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some indication of the time taken to form that period, but
one also had independent constraints on that time, then it
should be possible to combine time and thickness to build a
geological time scale.
The problems inherent in such a method were well recog-
nised by Holmes and he pointed out that any estimate of
maximum thickness was likely 'to be full of innumerable “gaps”
representing intervals of erosion' , and thus much of the true
thickness of the rocks could well be missing. He also acknowl-
edged that there may well come a time when even Nier's precise
data were superseded by superior methods. Nevertheless, in
1947 there appeared to be no other way of providing a scale for
the duration of geological time, other than by using the isotope
dates available as 'way points' in the total thickness of sedi-
ments. So, having collected as much accurate data as he could
find on sediment thickness from around the world, and having
spent a great deal of time evaluating the 'most probable age'
represented by each of the five samples selected from Nier's
data, he decided the approach worth trying while 'remembering
that neither the maximum thicknesses so far reported nor the
most probable ages adopted as control-points are likely to be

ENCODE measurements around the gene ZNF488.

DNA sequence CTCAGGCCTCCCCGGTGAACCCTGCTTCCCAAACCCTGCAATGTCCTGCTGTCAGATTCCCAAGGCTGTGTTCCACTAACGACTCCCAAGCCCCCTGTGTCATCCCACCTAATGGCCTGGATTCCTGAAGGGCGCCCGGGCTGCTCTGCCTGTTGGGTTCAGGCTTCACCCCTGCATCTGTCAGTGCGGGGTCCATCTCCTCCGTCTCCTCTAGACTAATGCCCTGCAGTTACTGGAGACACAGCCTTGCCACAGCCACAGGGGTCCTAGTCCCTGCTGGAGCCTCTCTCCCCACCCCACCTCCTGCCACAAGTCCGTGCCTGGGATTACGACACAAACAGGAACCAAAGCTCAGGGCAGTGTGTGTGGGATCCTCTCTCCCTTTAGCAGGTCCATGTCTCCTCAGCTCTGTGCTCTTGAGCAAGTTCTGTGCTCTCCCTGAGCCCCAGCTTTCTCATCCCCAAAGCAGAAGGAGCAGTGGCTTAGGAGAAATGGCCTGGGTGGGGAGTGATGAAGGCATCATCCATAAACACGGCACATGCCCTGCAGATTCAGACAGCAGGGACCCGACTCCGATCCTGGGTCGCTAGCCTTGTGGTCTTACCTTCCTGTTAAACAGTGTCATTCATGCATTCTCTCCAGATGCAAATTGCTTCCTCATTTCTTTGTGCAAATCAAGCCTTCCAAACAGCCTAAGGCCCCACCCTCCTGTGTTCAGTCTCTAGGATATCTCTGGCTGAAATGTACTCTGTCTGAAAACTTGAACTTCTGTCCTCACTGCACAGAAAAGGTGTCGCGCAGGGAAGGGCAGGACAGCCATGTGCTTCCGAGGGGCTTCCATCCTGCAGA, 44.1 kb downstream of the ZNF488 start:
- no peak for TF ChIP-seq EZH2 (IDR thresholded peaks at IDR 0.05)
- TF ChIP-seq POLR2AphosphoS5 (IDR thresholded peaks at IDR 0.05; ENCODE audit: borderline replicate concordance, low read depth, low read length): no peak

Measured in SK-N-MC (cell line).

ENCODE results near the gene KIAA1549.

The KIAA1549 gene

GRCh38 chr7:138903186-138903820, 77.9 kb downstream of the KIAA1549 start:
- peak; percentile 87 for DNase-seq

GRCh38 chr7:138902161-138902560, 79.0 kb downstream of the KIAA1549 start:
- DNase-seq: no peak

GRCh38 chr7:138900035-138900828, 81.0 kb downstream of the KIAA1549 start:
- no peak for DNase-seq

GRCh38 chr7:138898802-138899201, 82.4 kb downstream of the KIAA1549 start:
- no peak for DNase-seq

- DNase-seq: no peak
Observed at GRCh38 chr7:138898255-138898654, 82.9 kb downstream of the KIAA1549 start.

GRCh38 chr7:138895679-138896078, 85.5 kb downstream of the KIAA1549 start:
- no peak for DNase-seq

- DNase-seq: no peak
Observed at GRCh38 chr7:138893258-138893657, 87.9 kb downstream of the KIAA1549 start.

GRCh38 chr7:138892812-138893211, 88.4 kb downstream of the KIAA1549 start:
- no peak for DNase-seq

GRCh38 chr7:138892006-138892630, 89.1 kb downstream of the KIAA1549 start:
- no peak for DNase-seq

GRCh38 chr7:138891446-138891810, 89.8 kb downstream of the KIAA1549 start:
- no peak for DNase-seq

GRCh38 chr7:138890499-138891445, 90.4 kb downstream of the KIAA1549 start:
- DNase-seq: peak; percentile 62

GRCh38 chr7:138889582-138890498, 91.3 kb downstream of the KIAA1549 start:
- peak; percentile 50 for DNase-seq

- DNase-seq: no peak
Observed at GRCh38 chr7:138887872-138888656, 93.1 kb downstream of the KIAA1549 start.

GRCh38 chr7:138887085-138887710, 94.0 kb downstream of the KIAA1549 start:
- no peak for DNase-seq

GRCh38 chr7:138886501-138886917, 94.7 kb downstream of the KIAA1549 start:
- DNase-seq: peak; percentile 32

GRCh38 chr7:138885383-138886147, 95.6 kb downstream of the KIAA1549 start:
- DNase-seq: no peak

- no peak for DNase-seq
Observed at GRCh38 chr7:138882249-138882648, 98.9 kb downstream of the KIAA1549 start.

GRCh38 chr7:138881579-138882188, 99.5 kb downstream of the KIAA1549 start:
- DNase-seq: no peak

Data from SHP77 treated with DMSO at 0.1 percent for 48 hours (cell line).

final' .
It was an incredibly simple idea. Taking a large piece of
squared paper he first drew to scale the total thickness of rock
known from each geological period, until he had the whole geo-
logical column from the present day down to the Base Cambrian
represented by the thickness of rock it contained. Against this
he then plotted the 'most probable ages' derived from Nier's five
data points in their 'most likely' geological positions, and drew
a curve from top to bottom through the fixed control points.
Suddenly, in a few short minutes, after half a century of hard
work, there, lying on the table in front of him was a geological
time scale. The whole of his life's work had been directed to this
one exhilarating moment. The dream had finally come true. A
'true' age could be obtained for any rock with a known geologi-
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